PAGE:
July 14, 2010, 4:09 PM — Virtualization and cloud computing haven't eroded the online security of most companies, analysts say. But they may be contributing to situations in which IT-service customers leave themselves vulnerable to attack because they assume their cloud provider is taking care of security.
"Security and cloud hosting are two separate things, but the cost of entry is so low, and often so simple, that customers may not do as much due diligence as they should to find out who's responsible for security," says Ezra Gottheil, an analyst who covers server issues for Technology Business Research.
Placement of responsibility for security in cloud computing arrangements is so ill-defined that Gartner felt it was necessary to list access to information about how a cloud service works and a service level agreement spelling out customer expectations and requirements in a report released this week.
In March, research from the Cloud Security Alliance listed customer ignorance of security practices--and service providers' refusal to give information to relieve it--among the seven top security risks in cloud computing. According to the Cloud Security Alliance's research, cloud projects and the risks they entail may be "complicated by the fact that cloud deployments are driven by anticipated benefits, [and] by groups who may lose track of the security ramifications."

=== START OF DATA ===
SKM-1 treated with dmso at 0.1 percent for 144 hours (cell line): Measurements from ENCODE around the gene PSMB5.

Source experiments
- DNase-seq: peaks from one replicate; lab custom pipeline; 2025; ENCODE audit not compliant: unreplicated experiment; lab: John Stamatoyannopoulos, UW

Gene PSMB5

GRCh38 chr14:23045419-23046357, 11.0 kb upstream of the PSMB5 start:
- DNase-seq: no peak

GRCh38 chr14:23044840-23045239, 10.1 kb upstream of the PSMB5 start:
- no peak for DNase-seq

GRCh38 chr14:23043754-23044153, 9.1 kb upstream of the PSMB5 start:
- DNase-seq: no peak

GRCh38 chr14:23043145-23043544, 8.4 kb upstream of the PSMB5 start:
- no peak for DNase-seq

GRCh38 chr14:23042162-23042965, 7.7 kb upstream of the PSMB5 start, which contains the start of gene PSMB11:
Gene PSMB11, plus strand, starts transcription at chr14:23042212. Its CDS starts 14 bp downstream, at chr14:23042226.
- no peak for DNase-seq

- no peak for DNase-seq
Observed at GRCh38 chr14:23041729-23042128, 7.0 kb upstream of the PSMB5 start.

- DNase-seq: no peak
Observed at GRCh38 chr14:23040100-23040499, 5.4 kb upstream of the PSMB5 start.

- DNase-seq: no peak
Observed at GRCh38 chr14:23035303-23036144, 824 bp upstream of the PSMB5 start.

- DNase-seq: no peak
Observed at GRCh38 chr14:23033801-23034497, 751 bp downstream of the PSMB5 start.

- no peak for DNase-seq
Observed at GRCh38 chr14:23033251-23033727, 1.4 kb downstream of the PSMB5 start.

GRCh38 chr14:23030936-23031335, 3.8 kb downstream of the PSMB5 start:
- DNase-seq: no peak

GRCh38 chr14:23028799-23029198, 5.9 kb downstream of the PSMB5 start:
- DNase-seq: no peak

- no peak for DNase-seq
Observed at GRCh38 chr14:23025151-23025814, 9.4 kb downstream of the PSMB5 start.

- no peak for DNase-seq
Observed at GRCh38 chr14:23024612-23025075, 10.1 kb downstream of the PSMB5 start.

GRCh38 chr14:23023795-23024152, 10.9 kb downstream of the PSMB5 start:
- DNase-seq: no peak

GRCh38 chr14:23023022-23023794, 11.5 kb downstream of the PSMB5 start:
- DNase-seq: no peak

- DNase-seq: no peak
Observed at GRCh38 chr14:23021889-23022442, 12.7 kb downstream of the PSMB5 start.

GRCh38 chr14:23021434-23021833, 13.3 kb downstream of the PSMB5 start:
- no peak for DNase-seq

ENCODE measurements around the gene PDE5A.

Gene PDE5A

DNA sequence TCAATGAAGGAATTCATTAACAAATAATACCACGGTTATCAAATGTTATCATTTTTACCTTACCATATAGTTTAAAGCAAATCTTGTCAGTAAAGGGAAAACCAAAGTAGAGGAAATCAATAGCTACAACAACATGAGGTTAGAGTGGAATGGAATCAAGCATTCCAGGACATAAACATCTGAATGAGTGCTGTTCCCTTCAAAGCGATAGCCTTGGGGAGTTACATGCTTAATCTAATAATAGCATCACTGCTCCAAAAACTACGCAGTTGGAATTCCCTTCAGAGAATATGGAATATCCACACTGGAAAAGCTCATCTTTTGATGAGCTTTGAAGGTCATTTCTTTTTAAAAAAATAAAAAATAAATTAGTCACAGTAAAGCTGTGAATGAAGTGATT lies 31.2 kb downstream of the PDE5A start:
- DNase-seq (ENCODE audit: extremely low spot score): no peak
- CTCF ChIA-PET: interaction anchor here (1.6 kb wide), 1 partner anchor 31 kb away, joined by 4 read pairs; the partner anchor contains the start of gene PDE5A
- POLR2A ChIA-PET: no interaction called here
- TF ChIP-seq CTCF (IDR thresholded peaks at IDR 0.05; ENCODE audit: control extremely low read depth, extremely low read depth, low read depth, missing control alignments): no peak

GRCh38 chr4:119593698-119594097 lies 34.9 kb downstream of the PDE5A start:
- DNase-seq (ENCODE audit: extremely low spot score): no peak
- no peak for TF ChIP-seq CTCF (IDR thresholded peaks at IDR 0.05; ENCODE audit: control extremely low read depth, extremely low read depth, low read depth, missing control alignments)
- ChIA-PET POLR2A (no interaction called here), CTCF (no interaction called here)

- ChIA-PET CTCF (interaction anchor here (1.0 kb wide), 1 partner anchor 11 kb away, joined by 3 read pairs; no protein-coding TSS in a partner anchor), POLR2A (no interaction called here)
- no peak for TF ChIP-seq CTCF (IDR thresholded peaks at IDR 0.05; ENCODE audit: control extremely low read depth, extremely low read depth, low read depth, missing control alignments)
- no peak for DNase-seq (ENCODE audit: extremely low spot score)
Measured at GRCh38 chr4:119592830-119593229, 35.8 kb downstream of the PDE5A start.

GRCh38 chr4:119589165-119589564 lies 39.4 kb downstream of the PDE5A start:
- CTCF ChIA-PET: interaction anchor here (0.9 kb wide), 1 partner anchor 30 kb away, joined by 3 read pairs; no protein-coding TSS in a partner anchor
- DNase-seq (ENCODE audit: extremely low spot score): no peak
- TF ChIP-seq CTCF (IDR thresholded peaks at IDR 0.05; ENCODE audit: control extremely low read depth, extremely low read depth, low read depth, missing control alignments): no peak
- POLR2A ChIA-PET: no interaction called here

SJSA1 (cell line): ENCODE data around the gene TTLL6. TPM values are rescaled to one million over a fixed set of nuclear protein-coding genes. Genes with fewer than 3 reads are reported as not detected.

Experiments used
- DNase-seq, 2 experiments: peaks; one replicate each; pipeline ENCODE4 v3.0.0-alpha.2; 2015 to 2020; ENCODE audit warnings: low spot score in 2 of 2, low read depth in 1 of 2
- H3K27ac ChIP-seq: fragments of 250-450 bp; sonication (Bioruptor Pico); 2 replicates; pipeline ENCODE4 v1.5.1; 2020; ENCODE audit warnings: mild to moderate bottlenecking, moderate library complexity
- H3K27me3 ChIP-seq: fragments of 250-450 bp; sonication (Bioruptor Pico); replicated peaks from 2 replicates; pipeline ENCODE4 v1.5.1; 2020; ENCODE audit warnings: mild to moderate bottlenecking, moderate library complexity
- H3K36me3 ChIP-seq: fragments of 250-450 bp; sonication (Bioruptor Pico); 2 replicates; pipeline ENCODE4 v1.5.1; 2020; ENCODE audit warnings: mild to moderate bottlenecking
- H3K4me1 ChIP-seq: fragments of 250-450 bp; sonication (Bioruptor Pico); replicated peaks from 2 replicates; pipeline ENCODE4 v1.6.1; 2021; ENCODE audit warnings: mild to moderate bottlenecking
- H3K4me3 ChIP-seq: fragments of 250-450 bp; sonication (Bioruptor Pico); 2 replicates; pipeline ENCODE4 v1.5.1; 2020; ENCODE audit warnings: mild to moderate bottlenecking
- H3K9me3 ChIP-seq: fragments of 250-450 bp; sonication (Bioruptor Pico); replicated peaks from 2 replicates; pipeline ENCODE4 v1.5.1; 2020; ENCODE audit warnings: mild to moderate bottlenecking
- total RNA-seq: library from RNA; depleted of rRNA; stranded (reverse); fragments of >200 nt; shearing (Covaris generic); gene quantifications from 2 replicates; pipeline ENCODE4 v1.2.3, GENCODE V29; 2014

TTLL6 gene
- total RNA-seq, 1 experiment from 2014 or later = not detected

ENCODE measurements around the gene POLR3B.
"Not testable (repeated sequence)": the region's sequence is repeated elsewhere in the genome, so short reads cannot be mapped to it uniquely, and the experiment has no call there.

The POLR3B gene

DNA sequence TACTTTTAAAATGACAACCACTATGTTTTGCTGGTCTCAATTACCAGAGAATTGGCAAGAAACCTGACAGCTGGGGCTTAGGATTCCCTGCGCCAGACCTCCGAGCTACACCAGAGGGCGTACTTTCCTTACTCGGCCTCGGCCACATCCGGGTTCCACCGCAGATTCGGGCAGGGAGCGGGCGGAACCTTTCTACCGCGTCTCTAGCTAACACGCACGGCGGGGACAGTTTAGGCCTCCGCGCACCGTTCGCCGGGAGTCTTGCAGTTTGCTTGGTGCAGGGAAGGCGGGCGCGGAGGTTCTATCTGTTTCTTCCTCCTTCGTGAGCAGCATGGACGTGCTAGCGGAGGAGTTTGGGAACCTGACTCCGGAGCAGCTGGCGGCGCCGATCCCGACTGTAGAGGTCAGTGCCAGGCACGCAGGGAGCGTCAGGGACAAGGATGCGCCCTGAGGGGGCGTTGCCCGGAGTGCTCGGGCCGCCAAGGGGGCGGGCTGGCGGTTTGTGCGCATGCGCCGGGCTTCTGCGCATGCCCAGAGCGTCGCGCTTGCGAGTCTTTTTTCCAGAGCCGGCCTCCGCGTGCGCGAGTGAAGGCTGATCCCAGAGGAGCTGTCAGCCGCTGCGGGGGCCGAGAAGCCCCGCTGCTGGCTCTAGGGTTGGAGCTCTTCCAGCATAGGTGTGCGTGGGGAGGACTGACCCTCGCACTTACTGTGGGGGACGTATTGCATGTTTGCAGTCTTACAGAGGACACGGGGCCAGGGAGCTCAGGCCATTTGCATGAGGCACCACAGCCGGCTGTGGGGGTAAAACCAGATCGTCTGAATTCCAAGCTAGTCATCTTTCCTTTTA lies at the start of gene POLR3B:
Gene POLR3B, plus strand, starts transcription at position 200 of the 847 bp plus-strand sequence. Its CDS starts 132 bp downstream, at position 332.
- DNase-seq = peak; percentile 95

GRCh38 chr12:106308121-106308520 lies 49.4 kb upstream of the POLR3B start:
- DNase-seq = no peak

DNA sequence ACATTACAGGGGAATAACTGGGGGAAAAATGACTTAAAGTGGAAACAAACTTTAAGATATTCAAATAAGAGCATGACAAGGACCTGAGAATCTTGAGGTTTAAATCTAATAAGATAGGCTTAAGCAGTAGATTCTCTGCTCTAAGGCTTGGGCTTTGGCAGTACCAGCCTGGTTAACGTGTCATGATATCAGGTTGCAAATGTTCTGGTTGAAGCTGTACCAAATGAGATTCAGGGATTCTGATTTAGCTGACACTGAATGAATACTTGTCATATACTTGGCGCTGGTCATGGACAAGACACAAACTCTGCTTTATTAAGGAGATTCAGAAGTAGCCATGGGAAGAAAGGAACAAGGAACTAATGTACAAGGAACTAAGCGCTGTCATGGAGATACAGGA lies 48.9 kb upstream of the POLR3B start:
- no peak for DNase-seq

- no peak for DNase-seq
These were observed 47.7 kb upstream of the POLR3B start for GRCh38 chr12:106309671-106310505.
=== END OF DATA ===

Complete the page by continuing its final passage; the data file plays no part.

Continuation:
The nature of the cloud computing business means many customers or potential customers have no idea how exposed they really are when they put a website or other corporate application on someone else's hardware, says Josh Corman, analyst for The 451 Group.
Chris Drake, CEO of FireHost, a cloud services provider that hosts and secures customers' applications, agrees that most cloud and website hosting customers assume their provider is responsible for keeping their site safe even though that's not always the case.
How One Cloud Computing Customer Got Burned
One of FireHost's recently acquired customers, LawLeaf, a web-based financial services company that finds loans for people trying to finance the cost of lawsuits they're filing, left its previous web hosting vendor, BlueHost, after an attack that almost put LawLeaf out of business.